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After Years of Chinese Influence, U.S. Tries to Renew Ties in Southeast Asia

IDBS ART GALLERY

SINGAPORE — American Defense Secretary Lloyd J. Austin III sought to reassure Southeast Asian nations on Tuesday that the US was still invested in the region despite top officials’ months-long absence in a region aggressively courted by China.

“I’ve come to Southeast Asia to deepen America’s bonds with the allies and partners on whom our common security depends,” Mr. Austin said at a lecture in Singapore organised by the International Institute for Strategic Studies, a British think tank.

Mr. Austin’s trip to Southeast Asia is the first by a U.S. cabinet member since President Biden took office in January.

There is a growing awareness in Washington that China has been cultivating Southeast Asia through visits, loans, and, most recently, coronavirus vaccines.

According to a calculation of figures provided by Bridge Consulting, a Beijing-based research firm, China has distributed more than 190 million vaccines in Southeast Asia, the vast majority of which have been sold.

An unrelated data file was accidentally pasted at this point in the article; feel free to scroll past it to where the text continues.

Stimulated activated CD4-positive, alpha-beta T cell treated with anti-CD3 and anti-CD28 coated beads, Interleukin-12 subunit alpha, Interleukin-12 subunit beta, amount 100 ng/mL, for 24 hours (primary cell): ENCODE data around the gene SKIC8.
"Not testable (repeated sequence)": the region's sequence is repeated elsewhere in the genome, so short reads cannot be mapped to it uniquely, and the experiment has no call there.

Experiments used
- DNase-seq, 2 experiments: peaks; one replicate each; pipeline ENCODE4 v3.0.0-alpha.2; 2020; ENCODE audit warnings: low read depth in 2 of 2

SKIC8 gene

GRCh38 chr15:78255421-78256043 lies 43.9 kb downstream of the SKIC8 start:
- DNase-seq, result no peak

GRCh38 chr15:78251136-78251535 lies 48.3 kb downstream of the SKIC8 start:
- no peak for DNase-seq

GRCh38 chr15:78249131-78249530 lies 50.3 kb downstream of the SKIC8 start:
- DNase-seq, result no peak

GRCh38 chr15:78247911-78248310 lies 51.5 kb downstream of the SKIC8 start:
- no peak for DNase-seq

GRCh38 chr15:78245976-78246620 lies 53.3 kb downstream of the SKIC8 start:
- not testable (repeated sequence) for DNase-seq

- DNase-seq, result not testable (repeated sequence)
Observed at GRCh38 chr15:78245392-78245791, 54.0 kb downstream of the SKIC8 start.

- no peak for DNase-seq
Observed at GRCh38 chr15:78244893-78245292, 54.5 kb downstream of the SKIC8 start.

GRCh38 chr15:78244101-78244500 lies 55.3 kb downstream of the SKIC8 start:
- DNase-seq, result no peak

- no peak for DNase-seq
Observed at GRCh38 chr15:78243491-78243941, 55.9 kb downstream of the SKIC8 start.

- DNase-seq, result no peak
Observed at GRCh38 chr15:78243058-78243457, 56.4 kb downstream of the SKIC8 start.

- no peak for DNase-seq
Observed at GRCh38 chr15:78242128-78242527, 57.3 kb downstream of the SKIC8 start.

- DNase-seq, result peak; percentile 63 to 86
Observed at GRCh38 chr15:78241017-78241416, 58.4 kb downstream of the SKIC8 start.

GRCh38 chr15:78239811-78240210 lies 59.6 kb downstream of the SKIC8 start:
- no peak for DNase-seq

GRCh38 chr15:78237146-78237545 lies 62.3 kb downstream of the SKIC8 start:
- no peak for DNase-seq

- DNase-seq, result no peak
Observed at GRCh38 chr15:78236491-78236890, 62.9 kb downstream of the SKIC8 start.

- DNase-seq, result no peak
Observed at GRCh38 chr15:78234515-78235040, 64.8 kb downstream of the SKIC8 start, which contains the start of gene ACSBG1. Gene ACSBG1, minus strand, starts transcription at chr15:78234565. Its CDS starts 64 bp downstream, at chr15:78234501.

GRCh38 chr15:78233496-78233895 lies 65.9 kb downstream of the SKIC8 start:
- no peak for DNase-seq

During his lecture, Mr. Austin mentioned that the United States had donated roughly 40 million doses to the region for free and with “no strings attached” in the previous two months.

“Part of the effort here is to let the region know that the US still sees it as very important — that it is not going to lie down and let China roll over the region,” said Murray Hiebert, a senior associate of the Southeast Asia Program at the Center for Strategic and International Studies.

“As a result, it’s really an attempt to catch up after a slow start,” he explained.

Given Mr. Biden’s emphasis on Asia as a linchpin of his foreign policy agenda, American officials have indicated that there will be renewed interest in the region. Analysts predict a flurry of diplomatic efforts in the coming months. Mr. Austin’s trip will also take him to the Philippines and Vietnam.

Several Southeast Asian officials have expressed dissatisfaction with their American counterparts’ lack of face-to-face engagement in recent months, particularly in light of China’s increased diplomatic efforts in the pandemic. (Mr. Austin was supposed to appear at a regional defence meeting in Singapore in June, but organisers had to cancel at the last minute due to an increase in Covid-19 cases in the city-state.)